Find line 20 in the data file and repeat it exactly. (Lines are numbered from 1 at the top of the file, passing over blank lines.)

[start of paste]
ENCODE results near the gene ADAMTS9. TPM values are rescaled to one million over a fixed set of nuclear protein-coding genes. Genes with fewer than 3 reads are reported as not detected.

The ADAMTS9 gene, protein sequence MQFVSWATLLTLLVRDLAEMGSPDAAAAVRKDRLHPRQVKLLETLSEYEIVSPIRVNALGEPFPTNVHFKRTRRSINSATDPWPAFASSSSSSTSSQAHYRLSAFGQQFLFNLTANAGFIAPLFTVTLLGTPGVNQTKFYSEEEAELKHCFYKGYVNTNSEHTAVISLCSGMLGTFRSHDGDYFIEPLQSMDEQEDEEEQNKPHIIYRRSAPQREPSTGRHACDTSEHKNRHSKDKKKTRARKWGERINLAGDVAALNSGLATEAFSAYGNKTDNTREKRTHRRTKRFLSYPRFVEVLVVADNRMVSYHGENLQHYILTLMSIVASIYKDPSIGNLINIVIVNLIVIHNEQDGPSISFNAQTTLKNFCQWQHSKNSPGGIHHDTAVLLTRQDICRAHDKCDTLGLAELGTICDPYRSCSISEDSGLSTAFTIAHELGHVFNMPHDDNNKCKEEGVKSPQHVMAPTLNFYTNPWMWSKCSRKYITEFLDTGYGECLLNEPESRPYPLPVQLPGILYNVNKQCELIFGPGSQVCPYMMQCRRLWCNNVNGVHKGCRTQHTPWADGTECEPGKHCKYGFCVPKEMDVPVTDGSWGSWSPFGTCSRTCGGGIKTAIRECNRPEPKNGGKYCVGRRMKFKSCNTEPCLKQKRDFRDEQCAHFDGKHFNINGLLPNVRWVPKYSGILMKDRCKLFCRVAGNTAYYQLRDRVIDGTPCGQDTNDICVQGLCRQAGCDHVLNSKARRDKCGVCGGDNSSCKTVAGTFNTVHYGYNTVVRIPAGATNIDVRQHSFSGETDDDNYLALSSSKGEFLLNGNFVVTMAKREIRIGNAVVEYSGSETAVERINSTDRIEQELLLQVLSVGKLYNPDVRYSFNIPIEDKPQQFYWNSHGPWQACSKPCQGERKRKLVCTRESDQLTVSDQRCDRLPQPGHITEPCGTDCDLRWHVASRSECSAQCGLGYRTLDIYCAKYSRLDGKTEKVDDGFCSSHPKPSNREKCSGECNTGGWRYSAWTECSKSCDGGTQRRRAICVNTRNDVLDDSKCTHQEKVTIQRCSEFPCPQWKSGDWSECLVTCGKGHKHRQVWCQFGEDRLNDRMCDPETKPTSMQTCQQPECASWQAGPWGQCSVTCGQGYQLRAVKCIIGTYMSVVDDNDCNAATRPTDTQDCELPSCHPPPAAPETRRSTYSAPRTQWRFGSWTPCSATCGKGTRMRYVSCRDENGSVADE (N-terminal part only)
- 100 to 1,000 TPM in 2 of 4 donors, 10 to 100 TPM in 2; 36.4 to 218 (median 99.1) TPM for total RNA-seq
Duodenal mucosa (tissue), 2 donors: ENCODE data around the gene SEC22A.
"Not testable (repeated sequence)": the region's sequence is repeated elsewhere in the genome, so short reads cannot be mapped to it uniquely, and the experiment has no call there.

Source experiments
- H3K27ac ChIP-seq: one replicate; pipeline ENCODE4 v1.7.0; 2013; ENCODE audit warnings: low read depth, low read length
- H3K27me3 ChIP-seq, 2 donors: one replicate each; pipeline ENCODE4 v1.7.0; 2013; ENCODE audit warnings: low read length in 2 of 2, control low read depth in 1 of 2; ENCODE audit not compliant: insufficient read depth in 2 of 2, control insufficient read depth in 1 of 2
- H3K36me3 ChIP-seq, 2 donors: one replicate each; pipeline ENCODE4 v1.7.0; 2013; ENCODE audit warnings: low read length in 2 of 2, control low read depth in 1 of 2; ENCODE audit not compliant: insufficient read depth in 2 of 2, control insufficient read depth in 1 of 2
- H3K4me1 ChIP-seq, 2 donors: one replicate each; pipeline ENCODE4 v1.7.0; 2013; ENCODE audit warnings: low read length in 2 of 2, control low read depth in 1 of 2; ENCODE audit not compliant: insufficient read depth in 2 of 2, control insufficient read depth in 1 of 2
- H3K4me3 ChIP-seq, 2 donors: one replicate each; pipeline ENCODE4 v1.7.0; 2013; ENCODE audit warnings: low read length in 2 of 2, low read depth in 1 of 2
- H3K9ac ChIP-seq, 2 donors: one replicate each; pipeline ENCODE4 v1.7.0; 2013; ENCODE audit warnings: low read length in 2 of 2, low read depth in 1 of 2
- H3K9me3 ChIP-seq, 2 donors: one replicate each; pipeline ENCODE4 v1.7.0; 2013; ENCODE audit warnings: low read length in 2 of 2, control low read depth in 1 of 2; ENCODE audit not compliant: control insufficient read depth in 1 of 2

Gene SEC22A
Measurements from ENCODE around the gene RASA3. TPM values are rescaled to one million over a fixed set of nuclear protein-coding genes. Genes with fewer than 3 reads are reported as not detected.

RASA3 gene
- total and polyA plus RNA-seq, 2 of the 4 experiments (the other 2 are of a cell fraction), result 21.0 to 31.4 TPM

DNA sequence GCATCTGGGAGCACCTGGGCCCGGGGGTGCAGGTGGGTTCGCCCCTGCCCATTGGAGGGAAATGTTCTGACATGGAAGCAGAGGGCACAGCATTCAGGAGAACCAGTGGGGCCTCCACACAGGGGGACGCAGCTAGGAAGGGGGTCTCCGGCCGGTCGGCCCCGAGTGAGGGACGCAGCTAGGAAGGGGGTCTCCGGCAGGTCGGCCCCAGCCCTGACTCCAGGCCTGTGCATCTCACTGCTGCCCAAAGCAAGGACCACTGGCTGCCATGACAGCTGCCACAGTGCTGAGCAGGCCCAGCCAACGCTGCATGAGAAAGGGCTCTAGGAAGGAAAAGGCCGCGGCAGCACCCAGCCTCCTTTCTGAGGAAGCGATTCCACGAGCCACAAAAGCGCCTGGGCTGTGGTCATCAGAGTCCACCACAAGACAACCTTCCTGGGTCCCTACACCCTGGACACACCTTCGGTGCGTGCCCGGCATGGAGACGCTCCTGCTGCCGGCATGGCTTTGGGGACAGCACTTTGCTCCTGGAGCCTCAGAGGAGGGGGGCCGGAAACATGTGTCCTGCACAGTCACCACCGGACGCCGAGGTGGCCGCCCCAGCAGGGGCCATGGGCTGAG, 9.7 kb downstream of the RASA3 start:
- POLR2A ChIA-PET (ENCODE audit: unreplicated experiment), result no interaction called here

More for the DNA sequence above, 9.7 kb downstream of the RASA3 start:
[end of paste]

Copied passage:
More for the DNA sequence above, 9.7 kb downstream of the RASA3 start: